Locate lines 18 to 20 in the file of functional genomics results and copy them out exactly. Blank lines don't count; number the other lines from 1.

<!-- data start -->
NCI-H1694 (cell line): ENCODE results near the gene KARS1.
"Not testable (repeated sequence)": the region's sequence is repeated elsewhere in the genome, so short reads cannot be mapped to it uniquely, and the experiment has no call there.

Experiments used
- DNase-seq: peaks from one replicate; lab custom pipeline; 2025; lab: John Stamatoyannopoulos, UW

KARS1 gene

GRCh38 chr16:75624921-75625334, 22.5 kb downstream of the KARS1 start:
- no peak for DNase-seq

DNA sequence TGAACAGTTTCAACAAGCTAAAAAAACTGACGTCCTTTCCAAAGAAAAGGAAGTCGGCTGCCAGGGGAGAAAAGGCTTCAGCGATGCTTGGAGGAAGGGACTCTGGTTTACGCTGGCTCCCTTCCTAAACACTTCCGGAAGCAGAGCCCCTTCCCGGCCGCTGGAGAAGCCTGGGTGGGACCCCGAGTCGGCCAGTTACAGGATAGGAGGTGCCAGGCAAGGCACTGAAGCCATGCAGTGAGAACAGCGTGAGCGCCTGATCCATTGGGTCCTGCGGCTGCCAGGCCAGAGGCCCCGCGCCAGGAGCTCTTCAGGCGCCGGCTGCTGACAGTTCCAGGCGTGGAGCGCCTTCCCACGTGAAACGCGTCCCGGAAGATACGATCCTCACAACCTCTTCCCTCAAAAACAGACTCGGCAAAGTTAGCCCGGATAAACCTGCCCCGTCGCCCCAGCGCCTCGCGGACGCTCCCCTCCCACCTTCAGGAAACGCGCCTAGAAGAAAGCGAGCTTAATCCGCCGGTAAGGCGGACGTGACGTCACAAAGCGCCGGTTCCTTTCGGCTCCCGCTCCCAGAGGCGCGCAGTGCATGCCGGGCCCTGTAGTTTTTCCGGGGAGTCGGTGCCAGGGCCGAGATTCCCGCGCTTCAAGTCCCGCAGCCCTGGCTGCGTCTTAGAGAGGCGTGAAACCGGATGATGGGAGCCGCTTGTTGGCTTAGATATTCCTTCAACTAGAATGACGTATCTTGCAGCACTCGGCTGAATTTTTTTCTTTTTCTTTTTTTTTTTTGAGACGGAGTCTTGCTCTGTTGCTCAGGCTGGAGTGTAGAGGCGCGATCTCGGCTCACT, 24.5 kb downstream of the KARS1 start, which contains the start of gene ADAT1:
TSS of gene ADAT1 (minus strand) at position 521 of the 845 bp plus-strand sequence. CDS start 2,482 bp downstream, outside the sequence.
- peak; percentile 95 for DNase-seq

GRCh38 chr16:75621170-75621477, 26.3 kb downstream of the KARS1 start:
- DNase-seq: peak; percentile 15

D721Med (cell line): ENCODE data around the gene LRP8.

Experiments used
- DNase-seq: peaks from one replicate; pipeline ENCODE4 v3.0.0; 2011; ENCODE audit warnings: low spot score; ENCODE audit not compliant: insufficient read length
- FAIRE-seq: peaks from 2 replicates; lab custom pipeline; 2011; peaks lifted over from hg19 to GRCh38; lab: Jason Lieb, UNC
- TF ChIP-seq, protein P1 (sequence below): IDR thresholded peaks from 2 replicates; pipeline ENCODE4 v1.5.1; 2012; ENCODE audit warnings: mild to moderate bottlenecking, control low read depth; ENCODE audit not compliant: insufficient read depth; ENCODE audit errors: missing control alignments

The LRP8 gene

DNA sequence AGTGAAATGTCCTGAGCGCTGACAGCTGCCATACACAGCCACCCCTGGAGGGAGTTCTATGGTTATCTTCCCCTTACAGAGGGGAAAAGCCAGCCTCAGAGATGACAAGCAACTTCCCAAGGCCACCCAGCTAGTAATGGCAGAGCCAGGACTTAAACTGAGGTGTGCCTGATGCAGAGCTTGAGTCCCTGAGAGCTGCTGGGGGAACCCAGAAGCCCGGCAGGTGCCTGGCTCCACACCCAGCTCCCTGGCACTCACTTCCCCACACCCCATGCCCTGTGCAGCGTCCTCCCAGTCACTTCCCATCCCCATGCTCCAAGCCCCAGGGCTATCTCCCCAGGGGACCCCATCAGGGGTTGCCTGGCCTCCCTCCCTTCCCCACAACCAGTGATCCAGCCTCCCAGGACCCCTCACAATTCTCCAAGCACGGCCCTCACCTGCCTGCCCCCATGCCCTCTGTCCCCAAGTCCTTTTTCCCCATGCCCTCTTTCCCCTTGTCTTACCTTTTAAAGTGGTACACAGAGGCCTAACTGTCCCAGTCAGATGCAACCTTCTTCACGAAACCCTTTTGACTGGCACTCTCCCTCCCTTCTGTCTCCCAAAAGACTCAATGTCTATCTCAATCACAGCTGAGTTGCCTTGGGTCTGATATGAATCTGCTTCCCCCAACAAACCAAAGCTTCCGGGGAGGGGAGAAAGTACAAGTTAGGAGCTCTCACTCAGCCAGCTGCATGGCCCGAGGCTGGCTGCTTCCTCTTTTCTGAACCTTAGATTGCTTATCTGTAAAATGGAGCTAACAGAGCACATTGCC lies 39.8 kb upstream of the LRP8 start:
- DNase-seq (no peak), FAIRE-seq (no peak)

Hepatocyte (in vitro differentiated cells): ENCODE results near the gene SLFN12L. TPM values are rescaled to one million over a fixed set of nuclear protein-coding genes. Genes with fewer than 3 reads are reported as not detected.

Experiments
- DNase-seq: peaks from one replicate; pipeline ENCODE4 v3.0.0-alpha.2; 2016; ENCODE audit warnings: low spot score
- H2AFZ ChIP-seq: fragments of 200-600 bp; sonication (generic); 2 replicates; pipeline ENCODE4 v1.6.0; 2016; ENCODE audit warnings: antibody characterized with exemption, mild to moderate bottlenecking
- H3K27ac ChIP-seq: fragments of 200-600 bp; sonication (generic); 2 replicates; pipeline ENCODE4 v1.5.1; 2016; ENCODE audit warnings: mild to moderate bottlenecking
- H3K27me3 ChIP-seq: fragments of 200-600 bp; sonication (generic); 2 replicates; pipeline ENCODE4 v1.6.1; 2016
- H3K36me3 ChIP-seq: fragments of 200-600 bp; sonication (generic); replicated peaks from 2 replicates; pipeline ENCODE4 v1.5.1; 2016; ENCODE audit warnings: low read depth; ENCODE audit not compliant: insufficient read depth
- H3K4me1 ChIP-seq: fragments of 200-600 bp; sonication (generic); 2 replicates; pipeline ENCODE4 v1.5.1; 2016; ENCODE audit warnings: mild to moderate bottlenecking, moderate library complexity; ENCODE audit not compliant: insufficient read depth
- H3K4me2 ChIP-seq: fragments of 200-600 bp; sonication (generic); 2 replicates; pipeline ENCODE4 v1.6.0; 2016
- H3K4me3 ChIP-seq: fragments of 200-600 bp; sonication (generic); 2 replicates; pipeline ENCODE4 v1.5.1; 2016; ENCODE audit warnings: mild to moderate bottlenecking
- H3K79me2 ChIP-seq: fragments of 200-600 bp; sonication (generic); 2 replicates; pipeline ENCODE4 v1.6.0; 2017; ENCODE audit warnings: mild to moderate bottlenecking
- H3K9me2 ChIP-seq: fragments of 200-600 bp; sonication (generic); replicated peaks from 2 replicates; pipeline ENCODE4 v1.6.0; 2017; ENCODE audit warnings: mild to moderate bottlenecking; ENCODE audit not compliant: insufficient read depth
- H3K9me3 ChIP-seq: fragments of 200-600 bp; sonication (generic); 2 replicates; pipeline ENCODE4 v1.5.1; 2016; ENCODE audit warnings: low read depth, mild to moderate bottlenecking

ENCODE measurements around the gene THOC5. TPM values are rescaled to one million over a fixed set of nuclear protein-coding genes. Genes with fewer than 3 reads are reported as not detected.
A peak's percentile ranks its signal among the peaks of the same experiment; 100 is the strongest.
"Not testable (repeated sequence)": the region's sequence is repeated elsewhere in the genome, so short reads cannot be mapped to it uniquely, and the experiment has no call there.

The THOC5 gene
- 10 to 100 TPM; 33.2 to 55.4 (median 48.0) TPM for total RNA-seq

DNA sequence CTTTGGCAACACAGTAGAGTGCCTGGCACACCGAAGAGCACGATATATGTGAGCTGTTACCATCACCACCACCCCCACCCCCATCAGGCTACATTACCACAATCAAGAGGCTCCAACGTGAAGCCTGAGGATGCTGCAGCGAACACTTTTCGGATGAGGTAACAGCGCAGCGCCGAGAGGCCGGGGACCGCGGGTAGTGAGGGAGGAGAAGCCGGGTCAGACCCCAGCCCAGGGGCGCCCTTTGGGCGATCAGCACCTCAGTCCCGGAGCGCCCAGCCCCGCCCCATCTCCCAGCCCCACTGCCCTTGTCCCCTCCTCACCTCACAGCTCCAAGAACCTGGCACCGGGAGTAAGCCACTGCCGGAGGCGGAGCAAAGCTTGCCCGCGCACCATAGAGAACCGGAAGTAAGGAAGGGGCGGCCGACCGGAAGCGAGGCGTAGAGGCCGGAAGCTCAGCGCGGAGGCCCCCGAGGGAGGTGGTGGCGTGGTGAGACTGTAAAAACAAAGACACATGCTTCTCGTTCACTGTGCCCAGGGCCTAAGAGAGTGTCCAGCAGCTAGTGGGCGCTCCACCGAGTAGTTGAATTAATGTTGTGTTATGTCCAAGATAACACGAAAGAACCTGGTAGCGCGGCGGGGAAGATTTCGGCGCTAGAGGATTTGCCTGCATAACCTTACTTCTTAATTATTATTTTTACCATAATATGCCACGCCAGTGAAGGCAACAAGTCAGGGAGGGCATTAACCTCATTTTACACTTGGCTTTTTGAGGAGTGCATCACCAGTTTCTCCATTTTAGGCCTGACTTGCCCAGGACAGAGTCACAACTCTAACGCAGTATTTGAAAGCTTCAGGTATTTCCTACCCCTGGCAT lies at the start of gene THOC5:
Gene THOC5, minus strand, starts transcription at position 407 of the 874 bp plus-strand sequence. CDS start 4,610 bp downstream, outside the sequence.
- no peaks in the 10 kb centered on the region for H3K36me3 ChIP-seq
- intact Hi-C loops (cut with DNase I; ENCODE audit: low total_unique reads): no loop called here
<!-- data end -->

The LRP8 gene

DNA sequence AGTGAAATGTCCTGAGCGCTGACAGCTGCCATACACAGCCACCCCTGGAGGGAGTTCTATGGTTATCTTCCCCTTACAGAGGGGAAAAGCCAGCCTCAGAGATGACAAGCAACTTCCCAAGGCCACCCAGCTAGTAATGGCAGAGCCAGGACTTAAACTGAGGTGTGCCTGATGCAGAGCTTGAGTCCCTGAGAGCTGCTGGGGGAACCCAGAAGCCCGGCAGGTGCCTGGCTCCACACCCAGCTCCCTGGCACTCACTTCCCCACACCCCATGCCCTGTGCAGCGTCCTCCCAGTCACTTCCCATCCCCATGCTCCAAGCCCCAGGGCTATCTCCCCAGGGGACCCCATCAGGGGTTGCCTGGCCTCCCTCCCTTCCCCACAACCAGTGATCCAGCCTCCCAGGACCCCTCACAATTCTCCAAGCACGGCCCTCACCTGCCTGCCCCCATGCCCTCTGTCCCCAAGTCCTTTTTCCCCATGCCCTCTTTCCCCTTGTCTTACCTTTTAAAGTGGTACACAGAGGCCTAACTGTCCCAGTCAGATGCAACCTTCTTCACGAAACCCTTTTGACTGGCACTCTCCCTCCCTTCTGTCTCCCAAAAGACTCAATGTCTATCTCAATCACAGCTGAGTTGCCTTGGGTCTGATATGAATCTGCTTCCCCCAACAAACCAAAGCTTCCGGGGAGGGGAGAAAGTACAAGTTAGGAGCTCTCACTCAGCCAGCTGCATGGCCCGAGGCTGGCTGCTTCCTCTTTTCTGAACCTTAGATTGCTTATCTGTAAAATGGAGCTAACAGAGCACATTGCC lies 39.8 kb upstream of the LRP8 start:
- DNase-seq (no peak), FAIRE-seq (no peak)